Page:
Patent Term Adjustment for Divisional Patents

16 July 2013 PharmaPatents Blog

Most of the Patent Term Adjustment (PTA) cases being filed in the U.S. District Court for the Eastern District of Virginia involve patents issuing from applications in which a Request for Continued Examination (RCE) was filed, and cite the November 1, 2012 decision of Judge Ellis, III in Exelixis. (That decision, and a conflicting decision from Judge Brinkema, are on appeal at the Federal Circuit.) A recent PTA complaint filed by Mr. Mohsenzadeh caught my attention, because it raises a different issue: should PTA be awarded in a divisional application when the USPTO took longer than 14 months to issue a Restriction Requirement in the parent application?

The Patents at Issue

The patents at issue are U.S. Patent 8,352,362 and U.S. Patent 8,401,963, directed to methods of transferring resources from one entity to another, and related methods. These two patents stem from divisional applications of U.S. Patent 7,742,984.

The patent applications that issued as the ’362 and ’963 patents were filed on January 8, 2010. The ’362 patent was issued on January 8, 2013, and the ’963 patent was issued on March 19, 2013. The USPTO did not award any PTA to these patents.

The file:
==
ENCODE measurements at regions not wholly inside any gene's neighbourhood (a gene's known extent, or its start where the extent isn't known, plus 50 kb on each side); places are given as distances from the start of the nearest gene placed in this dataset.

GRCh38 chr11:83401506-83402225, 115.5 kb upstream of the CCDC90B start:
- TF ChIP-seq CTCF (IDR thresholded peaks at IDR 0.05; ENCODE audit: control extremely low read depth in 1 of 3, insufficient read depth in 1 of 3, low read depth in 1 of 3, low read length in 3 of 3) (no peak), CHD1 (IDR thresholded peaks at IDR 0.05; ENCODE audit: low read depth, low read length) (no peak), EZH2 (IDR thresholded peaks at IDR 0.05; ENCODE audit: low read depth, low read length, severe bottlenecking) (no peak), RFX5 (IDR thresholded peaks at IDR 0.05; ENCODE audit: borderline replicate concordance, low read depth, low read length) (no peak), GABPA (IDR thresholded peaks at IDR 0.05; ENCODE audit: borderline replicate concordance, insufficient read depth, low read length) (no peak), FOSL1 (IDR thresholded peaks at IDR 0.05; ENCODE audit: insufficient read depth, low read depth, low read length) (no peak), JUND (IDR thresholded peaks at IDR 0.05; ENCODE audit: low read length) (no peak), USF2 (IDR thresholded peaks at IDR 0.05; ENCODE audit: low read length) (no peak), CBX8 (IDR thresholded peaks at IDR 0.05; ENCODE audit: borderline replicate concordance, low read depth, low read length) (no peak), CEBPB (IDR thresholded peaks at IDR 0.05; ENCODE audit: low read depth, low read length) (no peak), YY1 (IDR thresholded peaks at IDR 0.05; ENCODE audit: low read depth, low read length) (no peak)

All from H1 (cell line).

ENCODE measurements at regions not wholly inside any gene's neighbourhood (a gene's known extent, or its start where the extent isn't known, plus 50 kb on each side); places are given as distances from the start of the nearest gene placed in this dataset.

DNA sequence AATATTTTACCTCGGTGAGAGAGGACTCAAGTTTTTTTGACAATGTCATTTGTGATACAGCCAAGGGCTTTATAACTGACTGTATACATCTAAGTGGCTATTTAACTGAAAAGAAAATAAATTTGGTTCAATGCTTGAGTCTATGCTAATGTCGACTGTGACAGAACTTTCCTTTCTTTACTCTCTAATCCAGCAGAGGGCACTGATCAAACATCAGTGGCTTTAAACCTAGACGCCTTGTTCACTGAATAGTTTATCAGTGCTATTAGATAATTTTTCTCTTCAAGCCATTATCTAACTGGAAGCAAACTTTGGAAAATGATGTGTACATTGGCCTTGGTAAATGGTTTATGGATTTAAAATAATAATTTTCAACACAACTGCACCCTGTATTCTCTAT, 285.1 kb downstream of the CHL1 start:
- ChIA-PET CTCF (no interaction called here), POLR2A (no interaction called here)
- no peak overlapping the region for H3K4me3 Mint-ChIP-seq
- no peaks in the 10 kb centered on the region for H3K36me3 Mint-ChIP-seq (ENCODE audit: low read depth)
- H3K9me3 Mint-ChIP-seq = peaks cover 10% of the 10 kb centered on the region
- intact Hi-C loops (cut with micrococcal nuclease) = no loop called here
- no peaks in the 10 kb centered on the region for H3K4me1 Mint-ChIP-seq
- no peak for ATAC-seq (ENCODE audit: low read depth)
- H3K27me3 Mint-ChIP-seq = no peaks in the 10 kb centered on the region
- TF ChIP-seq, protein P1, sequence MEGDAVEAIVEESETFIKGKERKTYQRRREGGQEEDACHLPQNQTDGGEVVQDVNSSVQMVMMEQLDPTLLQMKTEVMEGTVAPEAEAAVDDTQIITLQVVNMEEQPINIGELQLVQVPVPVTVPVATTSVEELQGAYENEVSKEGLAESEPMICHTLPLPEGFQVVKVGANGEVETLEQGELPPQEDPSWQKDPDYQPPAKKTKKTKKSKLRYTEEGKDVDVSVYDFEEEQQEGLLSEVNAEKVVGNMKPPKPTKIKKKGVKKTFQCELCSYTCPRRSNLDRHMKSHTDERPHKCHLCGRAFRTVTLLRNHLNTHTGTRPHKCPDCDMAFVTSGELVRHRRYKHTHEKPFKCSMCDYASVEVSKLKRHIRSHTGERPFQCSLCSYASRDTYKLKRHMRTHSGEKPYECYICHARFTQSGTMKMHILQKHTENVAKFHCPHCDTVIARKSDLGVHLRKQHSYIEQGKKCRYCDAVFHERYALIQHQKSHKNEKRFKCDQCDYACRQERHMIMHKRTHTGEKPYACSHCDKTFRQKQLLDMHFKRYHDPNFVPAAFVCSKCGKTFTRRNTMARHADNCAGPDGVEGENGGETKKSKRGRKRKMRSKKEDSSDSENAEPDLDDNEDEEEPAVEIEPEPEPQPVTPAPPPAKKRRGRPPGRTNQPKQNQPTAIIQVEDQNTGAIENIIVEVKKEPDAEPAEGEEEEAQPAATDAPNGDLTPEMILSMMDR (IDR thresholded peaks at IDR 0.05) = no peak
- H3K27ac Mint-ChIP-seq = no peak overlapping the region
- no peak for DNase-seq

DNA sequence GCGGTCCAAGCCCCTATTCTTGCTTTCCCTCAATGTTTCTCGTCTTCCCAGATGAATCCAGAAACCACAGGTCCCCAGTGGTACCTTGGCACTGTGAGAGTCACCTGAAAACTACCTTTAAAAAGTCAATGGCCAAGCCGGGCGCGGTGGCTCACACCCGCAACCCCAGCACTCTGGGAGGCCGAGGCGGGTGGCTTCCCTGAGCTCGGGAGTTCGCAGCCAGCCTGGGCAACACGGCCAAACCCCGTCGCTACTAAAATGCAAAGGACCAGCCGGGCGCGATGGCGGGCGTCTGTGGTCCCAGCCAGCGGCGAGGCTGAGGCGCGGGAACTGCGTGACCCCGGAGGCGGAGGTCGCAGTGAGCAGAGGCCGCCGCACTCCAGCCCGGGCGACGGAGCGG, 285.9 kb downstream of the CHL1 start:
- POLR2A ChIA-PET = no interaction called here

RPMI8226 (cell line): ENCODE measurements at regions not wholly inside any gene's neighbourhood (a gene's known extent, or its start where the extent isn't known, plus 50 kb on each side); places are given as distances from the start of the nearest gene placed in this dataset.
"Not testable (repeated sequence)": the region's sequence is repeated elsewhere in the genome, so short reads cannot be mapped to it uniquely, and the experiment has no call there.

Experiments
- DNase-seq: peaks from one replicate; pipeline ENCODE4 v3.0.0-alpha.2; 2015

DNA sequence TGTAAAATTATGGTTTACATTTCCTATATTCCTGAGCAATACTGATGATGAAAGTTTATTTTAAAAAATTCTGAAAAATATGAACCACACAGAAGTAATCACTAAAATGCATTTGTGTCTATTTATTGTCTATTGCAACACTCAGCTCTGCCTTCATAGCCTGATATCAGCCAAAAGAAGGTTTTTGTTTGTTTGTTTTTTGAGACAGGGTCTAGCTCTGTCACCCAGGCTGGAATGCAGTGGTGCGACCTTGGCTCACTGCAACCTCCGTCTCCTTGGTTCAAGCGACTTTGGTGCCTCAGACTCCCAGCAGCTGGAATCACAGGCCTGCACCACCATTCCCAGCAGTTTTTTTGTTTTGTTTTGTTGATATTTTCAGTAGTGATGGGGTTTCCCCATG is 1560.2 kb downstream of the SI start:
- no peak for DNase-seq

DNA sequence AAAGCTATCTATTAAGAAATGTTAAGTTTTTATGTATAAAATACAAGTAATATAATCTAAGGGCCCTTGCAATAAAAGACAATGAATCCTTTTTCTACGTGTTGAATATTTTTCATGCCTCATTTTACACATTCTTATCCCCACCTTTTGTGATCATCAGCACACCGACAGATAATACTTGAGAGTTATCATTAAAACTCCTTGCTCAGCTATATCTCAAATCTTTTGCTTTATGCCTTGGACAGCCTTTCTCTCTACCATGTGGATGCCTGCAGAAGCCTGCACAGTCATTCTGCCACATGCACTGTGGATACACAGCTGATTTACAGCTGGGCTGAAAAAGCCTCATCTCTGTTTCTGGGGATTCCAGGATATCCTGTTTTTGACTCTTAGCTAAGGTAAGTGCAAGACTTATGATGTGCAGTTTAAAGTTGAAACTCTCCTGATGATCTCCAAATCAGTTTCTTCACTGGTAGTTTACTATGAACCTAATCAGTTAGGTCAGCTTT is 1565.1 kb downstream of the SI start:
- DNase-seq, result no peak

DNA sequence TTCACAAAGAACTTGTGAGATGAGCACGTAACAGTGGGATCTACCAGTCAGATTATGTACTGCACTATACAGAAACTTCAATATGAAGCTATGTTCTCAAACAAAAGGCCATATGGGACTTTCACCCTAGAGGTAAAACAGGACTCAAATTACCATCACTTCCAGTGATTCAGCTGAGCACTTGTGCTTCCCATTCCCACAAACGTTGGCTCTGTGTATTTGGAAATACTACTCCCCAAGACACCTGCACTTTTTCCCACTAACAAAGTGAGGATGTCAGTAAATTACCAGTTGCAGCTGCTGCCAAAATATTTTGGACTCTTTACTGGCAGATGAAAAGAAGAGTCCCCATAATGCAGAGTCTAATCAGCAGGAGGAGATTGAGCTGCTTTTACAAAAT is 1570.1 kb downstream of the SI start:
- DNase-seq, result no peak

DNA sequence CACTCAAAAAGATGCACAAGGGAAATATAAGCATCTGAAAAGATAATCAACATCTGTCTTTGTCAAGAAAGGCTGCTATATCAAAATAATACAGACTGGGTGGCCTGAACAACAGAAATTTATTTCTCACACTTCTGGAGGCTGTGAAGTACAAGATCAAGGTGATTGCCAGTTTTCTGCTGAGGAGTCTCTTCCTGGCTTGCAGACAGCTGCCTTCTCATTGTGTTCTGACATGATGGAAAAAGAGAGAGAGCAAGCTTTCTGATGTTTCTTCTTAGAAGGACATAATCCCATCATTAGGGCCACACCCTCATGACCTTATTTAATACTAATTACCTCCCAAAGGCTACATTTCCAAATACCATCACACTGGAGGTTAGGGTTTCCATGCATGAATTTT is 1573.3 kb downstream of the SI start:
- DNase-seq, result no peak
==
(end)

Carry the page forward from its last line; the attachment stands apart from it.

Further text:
The USPTO Delay At Issue 

The patent application that issued as the parent ’984 patent (the “parent application”) was filed July 6, 2001 and issued June 22, 2010. The USPTO awarded 2,104 days PTA to the ’984 patent, including 1476 days for the USPTO’s failure to issue a first Office Action within 14 months of the application’s filing date.

The first Office Action issued in the parent application was a Restriction Requirement mailed September 21, 2006, 1476 days after 14 months after the application was filed. Mr. Mohsenzadeh argues that the PTA calculations for the ’362 and ’963 patents should include the 1476 days of USPTO delay in issuing the Restriction Requirement in the parent application, because it is that Restriction Requirement that necessitated the filing of the applications that issued as the ’362 and ’963 patents. 

The Statute At Issue

The statute at issue is the basic PTA statute, 35 USC § 154(b):

(b) Adjustment of Patent Term.—
(1) Patent term guarantees.—
(A) Guarantee of prompt patent and trademark office responses.— Subject to the limitations under paragraph (2), if the issue of an original patent is delayed due to the failure of the Patent and Trademark Office to—
(i) provide at least one of the notifications under section 132 or a notice of allowance under section 151 not later than 14 months after—
(I) the date on which an application was filed under section 111 (a); or
(II) the date of commencement of the national stage under section 371 in an international application;
(ii) respond to a reply under section 132, or to an appeal taken under section 134, within 4 months after the date on which the reply was filed or the appeal was taken;
(iii) act on an application within 4 months after the date of a decision by the Patent Trial and Appeal Board under section 134 or 135 or a decision by a Federal court under section 141, 145, or 146 in a case in which allowable claims remain in the application; or
(iv) issue a patent within 4 months after the date on which the issue fee was paid under section 151 and all outstanding requirements were satisfied,
the term of the patent shall be extended 1 day for each day after the end of the period specified in clause (i), (ii), (iii), or (iv), as the case may be, until the action described in such clause is taken.